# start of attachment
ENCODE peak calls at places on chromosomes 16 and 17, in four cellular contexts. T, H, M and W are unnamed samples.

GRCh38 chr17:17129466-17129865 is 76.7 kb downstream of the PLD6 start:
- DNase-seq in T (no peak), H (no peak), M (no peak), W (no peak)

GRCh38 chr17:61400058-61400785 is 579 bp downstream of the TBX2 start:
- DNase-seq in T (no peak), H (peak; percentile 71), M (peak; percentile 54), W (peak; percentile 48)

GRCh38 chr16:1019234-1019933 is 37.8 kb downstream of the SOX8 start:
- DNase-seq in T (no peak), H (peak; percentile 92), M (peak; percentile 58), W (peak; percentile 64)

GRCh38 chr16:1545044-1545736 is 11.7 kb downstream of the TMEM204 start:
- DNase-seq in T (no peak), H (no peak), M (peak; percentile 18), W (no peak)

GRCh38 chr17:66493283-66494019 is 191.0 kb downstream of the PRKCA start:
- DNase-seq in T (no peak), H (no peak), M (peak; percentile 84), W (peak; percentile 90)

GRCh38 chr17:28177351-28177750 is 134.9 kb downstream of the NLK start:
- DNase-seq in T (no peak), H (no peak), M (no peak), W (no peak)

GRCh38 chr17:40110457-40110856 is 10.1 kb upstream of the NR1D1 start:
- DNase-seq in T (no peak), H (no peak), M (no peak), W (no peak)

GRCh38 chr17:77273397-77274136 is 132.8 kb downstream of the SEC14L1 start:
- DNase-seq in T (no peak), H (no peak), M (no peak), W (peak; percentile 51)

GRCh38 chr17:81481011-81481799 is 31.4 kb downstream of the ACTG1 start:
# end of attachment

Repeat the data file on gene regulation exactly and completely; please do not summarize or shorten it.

ENCODE peak calls at places on chromosomes 16 and 17, in four cellular contexts. T, H, M and W are unnamed samples.

GRCh38 chr17:17129466-17129865 is 76.7 kb downstream of the PLD6 start:
- DNase-seq in T (no peak), H (no peak), M (no peak), W (no peak)

GRCh38 chr17:61400058-61400785 is 579 bp downstream of the TBX2 start:
- DNase-seq in T (no peak), H (peak; percentile 71), M (peak; percentile 54), W (peak; percentile 48)

GRCh38 chr16:1019234-1019933 is 37.8 kb downstream of the SOX8 start:
- DNase-seq in T (no peak), H (peak; percentile 92), M (peak; percentile 58), W (peak; percentile 64)

GRCh38 chr16:1545044-1545736 is 11.7 kb downstream of the TMEM204 start:
- DNase-seq in T (no peak), H (no peak), M (peak; percentile 18), W (no peak)

GRCh38 chr17:66493283-66494019 is 191.0 kb downstream of the PRKCA start:
- DNase-seq in T (no peak), H (no peak), M (peak; percentile 84), W (peak; percentile 90)

GRCh38 chr17:28177351-28177750 is 134.9 kb downstream of the NLK start:
- DNase-seq in T (no peak), H (no peak), M (no peak), W (no peak)

GRCh38 chr17:40110457-40110856 is 10.1 kb upstream of the NR1D1 start:
- DNase-seq in T (no peak), H (no peak), M (no peak), W (no peak)

GRCh38 chr17:77273397-77274136 is 132.8 kb downstream of the SEC14L1 start:
- DNase-seq in T (no peak), H (no peak), M (no peak), W (peak; percentile 51)

GRCh38 chr17:81481011-81481799 is 31.4 kb downstream of the ACTG1 start: